Saturday, May 2, 2009

`Parade''s `Vogue'/Conde' Nast Historical Connection--Part 2

(The following article first appeared in the 11/18/92 issue of the now-defunct Lower East Side alternative newspaper Downtown)

(See below for part 1)

After losing money early in the 1930s, Vogue started to make money again for Mr. Conde’ Nast by the middle of the 1930s. But his Vanity Fair magazine was unable to compete with The New Yorker and Esquire in the 1930s, and by 1934 Mr. Nast’s magazine publishing empire was on the verge of going bankrupt.

The chairman of the UK’s Allied Newspapers and Amalgamated Press (which owned the London Daily Telegraph), Lord Camrose, however, then lent Mr. Nast $1 million—and provided him with $300,000 in additional working capital—in exchange for the right to secretly purchase the Conde’ Nast magazines. And, according to The Man Who Was Vogue by Caroline Seebohn, “within the Conde’ Nast Office,” the British owner “Camrose was given the code name, BARROW, to maintain secrecy,” about who now actually owned “Conde’ Nast’s magazines” after 1934. The Camrose family’s Allied Newspapers and Amalgamated Press owned Vogue until Allied Newspapers and Amalgamated Press, itself, was purchased by UK media baron Cecil King’s Daily Mirror group in 1958.

Nast had shut down his original Vanity Fair magazine by the late 1930s. But in 1939, Nast launched Glamour magazine, three years before his death. When Nast died in 1942, Vogue’s circulation was around 220,000.

After divorcing his super-rich first wife in 1925, Nast apparently had used his power in the fashion magazine world to provide himself with a pool of women companions, as well as with a pool of surplus spending money. As The Man Who Was Vogue book revealed in 1982:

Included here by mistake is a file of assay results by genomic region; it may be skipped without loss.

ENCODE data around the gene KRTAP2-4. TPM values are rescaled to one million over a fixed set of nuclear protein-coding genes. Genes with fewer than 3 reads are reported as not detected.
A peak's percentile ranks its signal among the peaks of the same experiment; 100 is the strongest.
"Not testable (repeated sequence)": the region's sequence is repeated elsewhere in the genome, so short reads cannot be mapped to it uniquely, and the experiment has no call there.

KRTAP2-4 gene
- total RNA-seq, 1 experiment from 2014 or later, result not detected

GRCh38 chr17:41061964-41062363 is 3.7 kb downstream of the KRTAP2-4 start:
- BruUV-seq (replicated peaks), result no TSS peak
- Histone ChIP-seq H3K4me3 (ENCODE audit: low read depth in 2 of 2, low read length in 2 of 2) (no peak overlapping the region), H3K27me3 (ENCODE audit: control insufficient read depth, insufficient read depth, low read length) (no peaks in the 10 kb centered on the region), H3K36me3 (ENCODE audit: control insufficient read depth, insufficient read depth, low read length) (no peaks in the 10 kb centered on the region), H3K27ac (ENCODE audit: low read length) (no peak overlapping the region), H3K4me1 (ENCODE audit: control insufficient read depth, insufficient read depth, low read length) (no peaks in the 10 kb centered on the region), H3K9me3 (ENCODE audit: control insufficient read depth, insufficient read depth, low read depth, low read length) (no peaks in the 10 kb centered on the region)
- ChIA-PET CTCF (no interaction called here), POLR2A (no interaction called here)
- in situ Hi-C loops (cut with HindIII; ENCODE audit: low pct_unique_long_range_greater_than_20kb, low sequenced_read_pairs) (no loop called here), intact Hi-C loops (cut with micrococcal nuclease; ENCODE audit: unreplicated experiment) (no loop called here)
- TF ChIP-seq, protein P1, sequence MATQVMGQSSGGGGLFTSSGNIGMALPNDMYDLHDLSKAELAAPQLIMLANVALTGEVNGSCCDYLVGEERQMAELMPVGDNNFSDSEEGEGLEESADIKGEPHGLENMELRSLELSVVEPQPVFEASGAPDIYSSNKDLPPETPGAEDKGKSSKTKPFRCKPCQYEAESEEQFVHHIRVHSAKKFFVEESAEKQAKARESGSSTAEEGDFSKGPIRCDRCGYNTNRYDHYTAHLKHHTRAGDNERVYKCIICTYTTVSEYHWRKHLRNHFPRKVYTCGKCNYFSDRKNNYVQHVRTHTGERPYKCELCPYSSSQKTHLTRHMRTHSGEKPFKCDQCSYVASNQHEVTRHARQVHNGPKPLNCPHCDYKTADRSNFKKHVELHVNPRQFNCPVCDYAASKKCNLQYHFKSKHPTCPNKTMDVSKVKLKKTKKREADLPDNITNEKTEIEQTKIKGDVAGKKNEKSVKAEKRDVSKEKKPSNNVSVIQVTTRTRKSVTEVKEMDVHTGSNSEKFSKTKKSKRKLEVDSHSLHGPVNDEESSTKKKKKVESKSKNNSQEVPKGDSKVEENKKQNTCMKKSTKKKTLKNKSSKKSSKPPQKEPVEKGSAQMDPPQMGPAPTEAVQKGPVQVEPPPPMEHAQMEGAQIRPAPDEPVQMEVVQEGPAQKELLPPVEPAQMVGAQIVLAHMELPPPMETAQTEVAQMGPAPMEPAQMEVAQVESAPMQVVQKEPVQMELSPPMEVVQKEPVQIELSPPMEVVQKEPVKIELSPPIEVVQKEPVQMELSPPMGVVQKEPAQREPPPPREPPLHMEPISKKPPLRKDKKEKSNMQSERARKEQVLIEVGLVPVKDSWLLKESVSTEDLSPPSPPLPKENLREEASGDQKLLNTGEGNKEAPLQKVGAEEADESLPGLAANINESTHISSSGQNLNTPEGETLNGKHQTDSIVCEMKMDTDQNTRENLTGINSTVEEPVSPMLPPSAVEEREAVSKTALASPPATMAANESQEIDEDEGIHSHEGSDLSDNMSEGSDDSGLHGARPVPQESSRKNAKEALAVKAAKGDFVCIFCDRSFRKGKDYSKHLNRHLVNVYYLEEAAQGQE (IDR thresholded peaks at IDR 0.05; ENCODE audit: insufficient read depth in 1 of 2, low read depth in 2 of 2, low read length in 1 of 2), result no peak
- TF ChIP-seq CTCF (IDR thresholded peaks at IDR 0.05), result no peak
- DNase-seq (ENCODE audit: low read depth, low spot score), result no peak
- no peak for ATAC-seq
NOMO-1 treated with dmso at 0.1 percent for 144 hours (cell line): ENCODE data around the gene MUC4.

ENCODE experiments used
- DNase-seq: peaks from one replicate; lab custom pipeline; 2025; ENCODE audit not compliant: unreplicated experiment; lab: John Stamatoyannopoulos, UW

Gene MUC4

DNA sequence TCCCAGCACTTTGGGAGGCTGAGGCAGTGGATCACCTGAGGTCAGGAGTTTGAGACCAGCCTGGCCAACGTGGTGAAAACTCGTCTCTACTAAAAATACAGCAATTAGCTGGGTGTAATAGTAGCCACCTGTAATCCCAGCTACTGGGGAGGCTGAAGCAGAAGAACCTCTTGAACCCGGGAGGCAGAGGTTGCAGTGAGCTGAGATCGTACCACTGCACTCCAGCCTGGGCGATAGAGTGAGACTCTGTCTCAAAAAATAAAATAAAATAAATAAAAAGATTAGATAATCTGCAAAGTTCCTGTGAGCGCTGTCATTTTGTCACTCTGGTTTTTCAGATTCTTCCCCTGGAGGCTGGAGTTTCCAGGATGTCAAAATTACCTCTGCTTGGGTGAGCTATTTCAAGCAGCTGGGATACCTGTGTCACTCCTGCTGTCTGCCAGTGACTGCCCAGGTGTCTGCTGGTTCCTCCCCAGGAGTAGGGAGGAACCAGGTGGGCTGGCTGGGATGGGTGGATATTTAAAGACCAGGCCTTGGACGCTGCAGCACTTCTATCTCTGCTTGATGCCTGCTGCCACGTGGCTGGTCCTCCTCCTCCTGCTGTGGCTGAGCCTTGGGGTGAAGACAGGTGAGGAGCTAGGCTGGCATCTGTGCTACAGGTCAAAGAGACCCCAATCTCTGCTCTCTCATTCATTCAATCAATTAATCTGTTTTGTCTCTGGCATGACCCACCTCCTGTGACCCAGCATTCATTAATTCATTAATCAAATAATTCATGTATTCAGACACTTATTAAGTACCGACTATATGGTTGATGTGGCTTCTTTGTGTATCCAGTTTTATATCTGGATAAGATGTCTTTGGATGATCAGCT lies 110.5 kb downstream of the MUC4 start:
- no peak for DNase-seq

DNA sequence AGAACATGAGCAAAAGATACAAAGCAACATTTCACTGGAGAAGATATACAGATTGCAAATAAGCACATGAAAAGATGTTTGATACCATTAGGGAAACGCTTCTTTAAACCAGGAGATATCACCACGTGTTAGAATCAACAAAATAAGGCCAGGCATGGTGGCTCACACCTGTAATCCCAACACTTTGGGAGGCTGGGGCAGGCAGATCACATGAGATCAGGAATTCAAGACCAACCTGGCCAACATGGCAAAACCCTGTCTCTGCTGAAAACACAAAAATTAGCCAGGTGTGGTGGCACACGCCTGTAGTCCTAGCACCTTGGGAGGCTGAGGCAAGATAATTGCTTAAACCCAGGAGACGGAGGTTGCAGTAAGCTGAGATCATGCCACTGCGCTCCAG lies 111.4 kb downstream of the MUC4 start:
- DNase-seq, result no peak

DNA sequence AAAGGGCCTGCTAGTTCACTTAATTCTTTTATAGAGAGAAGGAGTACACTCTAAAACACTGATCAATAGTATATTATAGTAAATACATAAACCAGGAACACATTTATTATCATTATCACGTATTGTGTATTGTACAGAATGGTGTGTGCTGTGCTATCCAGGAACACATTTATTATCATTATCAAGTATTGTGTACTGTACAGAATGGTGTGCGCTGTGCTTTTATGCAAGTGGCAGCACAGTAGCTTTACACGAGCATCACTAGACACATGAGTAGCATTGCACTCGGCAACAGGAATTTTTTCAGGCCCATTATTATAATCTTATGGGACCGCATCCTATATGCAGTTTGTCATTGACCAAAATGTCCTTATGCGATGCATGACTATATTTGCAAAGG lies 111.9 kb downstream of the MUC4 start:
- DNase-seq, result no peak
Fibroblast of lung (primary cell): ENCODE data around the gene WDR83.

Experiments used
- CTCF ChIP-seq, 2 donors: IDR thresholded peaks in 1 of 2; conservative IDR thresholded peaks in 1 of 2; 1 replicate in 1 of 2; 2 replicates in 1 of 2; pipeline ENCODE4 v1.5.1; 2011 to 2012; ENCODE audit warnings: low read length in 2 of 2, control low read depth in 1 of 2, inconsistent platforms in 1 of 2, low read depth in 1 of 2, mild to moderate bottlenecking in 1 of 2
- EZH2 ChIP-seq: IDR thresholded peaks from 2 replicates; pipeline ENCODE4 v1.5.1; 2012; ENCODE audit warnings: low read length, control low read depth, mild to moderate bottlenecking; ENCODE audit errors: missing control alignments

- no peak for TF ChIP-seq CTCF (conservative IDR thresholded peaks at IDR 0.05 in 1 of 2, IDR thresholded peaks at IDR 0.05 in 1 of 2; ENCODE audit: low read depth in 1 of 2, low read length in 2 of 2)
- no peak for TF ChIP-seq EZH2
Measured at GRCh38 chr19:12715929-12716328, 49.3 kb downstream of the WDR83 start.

“Some were actresses, some were models, some were debutantes. Most had some connection with his magazines, which provided an…ever refillable pool. Some were hired for temporary assignment, others were brought in by Nast himself. He was in the habit of meeting some pretty thing at a party in New York or Newport and inviting her to work for Vogue. A resigned [Vogue Editor] Edna Chase then had to find these charming amateurs jobs for the duration of the employer’s infatuation.”

The same book also described how Nast operated in relationship to women inside the Vogue office:

“The office itself was in effect both an escort service and a feudal village…Any unmarried woman drifting down the corridor was fair game…The staff disseminated endless stories that the new model on the cover of Vogue was one of Mr. Nast’s latest imports; that Mr. Nast made sorties to Grand Central Station and asked the prettiest girls arriving in New York if they wanted jobs on Vogue; that he had a separate apartment near the office where he spent romantic afternoons…”
(end of part 2)

(Downtown 11/18/92)

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